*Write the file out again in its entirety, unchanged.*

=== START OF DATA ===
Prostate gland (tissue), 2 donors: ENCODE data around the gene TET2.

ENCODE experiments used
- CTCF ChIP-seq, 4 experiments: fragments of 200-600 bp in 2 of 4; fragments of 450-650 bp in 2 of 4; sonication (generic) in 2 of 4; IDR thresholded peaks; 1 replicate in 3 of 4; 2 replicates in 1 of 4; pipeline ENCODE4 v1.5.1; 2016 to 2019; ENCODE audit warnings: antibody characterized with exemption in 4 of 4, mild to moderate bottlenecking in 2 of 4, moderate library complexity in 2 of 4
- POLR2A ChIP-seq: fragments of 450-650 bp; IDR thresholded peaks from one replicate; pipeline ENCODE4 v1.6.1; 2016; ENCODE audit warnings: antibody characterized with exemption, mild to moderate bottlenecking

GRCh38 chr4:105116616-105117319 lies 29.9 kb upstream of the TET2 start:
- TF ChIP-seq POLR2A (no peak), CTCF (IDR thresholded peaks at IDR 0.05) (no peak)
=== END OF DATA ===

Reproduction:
Prostate gland (tissue), 2 donors: ENCODE data around the gene TET2.

ENCODE experiments used
- CTCF ChIP-seq, 4 experiments: fragments of 200-600 bp in 2 of 4; fragments of 450-650 bp in 2 of 4; sonication (generic) in 2 of 4; IDR thresholded peaks; 1 replicate in 3 of 4; 2 replicates in 1 of 4; pipeline ENCODE4 v1.5.1; 2016 to 2019; ENCODE audit warnings: antibody characterized with exemption in 4 of 4, mild to moderate bottlenecking in 2 of 4, moderate library complexity in 2 of 4
- POLR2A ChIP-seq: fragments of 450-650 bp; IDR thresholded peaks from one replicate; pipeline ENCODE4 v1.6.1; 2016; ENCODE audit warnings: antibody characterized with exemption, mild to moderate bottlenecking

GRCh38 chr4:105116616-105117319 lies 29.9 kb upstream of the TET2 start:
- TF ChIP-seq POLR2A (no peak), CTCF (IDR thresholded peaks at IDR 0.05) (no peak)